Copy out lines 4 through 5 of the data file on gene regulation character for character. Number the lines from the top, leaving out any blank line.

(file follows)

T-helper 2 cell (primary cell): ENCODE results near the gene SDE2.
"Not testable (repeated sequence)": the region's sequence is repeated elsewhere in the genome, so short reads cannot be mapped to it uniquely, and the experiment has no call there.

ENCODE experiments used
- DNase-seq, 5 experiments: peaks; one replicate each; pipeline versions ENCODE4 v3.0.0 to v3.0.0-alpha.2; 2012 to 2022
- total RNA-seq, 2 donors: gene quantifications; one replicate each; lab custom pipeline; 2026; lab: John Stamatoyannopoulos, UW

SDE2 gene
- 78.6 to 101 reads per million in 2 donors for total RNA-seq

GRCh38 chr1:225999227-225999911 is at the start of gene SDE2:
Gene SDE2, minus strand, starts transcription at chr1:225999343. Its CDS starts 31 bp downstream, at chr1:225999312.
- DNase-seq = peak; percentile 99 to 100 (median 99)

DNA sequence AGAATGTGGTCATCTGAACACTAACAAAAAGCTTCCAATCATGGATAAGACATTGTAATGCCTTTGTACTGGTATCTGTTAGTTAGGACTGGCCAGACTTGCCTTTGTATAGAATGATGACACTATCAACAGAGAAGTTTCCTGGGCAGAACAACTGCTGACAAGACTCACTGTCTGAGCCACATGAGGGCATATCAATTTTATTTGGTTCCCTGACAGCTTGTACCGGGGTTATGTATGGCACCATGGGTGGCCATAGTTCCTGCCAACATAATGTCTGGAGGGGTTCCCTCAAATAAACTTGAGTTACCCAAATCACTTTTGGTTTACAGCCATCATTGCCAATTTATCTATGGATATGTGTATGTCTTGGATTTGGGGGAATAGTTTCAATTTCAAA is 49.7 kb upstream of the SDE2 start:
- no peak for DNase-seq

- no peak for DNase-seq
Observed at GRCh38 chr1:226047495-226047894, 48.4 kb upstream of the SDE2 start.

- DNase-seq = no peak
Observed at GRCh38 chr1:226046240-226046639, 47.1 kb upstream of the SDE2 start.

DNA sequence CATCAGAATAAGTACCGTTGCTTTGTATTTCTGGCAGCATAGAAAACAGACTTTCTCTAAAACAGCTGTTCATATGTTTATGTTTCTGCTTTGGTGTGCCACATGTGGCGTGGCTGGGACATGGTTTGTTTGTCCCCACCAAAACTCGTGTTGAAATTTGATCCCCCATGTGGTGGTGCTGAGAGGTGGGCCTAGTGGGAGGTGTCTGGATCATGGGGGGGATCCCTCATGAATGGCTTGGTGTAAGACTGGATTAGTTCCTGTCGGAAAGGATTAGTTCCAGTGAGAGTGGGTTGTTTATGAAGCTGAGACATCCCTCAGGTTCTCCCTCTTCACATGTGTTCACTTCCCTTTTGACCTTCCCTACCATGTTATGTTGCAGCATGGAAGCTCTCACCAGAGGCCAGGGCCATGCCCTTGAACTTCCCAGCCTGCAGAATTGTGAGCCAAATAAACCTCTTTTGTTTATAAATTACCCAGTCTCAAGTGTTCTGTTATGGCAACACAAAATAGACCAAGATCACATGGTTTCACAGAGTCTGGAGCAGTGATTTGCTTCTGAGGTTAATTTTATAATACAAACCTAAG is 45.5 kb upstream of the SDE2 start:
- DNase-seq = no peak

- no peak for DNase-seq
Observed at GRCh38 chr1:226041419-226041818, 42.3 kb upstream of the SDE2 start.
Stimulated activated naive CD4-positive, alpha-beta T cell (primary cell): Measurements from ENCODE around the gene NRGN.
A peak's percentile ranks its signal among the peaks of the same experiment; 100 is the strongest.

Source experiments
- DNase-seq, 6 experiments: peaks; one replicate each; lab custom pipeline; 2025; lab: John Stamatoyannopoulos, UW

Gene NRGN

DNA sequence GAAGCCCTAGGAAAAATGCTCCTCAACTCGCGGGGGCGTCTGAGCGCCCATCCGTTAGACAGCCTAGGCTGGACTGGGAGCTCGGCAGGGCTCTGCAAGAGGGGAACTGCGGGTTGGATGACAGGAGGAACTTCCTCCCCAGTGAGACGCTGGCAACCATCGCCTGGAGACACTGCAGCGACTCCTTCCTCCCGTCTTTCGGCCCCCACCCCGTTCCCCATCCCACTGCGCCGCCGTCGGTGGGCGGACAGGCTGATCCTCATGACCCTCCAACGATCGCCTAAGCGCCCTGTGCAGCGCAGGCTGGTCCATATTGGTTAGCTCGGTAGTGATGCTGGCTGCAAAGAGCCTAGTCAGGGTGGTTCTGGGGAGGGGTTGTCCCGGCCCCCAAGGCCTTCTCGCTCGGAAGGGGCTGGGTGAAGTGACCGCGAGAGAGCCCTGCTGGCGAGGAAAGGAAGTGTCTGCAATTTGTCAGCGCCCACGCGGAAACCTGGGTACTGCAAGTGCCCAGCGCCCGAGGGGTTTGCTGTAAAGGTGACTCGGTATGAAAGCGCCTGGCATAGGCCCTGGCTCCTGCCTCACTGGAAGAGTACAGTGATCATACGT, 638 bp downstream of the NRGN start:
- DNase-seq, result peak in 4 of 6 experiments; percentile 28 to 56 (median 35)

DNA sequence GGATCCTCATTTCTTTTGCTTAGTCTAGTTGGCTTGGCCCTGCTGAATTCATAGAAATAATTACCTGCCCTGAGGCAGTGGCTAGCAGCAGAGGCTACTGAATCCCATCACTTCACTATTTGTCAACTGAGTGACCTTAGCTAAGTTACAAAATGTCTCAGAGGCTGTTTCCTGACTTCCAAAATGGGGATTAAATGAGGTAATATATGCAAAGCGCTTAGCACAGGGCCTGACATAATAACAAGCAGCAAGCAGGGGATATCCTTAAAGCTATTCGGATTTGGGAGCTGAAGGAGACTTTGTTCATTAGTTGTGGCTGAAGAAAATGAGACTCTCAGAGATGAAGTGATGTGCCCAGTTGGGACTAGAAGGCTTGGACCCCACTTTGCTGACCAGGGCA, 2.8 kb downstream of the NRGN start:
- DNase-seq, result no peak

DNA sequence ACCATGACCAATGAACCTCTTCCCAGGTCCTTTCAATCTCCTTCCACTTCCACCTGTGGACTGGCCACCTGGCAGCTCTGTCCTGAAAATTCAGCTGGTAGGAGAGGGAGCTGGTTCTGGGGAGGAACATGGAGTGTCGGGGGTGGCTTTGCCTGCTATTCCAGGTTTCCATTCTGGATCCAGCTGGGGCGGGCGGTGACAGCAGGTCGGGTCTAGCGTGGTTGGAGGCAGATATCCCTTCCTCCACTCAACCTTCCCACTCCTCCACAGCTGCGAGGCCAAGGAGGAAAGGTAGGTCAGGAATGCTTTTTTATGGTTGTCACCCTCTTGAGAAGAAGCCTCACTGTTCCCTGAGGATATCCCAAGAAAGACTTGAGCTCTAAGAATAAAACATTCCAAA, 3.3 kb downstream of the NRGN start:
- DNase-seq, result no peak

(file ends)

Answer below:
- DNase-seq, 5 experiments: peaks; one replicate each; pipeline versions ENCODE4 v3.0.0 to v3.0.0-alpha.2; 2012 to 2022
- total RNA-seq, 2 donors: gene quantifications; one replicate each; lab custom pipeline; 2026; lab: John Stamatoyannopoulos, UW